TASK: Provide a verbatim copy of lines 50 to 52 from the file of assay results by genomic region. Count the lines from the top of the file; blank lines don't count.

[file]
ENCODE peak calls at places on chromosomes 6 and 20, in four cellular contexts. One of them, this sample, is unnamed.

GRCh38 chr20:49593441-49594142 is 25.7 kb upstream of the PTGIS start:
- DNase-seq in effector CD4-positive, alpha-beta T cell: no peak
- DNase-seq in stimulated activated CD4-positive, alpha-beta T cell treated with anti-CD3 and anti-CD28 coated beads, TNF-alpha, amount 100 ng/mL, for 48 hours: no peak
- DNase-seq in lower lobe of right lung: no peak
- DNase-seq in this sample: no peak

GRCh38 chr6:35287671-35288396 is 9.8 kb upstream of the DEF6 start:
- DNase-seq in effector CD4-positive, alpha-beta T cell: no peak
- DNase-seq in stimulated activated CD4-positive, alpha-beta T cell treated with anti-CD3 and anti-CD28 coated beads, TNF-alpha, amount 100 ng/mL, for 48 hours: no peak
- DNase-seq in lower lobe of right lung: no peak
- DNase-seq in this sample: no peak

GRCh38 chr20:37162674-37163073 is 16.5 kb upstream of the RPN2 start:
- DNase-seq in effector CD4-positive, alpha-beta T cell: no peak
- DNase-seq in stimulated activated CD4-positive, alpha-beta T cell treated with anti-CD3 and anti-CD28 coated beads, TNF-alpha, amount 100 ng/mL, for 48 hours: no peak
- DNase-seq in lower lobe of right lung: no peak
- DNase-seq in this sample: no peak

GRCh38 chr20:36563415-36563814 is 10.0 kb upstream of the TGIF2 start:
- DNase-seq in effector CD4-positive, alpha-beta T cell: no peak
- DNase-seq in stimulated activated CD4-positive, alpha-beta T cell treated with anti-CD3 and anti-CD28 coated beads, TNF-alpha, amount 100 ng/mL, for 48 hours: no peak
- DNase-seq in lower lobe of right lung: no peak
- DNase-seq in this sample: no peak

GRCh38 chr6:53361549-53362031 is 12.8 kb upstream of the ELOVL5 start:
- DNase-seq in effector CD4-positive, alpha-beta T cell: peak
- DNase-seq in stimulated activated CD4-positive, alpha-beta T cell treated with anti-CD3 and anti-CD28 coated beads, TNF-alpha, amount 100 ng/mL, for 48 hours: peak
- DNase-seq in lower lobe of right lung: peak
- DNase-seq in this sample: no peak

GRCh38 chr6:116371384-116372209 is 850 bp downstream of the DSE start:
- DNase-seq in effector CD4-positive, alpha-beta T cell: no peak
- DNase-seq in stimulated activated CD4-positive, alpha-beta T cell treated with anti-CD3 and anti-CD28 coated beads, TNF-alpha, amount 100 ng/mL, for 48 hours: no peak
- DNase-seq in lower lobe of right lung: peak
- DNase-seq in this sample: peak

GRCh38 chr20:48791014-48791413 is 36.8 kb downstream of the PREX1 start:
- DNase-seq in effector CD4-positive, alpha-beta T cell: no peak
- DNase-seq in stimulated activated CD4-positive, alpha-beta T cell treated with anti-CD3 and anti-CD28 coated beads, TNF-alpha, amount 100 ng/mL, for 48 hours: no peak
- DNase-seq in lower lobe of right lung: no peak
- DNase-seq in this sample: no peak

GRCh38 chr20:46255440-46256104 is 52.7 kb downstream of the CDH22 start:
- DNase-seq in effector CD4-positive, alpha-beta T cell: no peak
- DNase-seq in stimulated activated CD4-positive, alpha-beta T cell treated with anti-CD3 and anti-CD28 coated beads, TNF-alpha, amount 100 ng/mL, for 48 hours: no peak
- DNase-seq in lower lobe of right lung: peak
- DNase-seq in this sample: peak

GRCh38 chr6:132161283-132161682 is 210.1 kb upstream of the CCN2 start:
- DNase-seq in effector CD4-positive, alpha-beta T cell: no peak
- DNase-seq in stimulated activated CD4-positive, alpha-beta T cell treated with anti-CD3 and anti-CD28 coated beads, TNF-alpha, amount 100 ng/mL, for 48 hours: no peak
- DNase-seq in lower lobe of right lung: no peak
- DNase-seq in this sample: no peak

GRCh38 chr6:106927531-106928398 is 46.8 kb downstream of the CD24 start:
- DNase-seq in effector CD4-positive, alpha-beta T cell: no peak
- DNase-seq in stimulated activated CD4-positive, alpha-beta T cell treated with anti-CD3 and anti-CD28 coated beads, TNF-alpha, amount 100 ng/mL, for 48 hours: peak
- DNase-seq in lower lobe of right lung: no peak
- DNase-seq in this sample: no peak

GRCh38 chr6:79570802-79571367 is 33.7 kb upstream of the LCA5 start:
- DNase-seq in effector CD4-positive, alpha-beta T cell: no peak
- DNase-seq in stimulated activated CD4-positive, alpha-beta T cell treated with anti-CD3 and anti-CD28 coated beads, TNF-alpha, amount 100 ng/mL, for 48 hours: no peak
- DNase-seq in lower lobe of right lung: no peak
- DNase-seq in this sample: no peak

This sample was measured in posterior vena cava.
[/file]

- DNase-seq in lower lobe of right lung: no peak
- DNase-seq in this sample: no peak

GRCh38 chr6:79570802-79571367 is 33.7 kb upstream of the LCA5 start: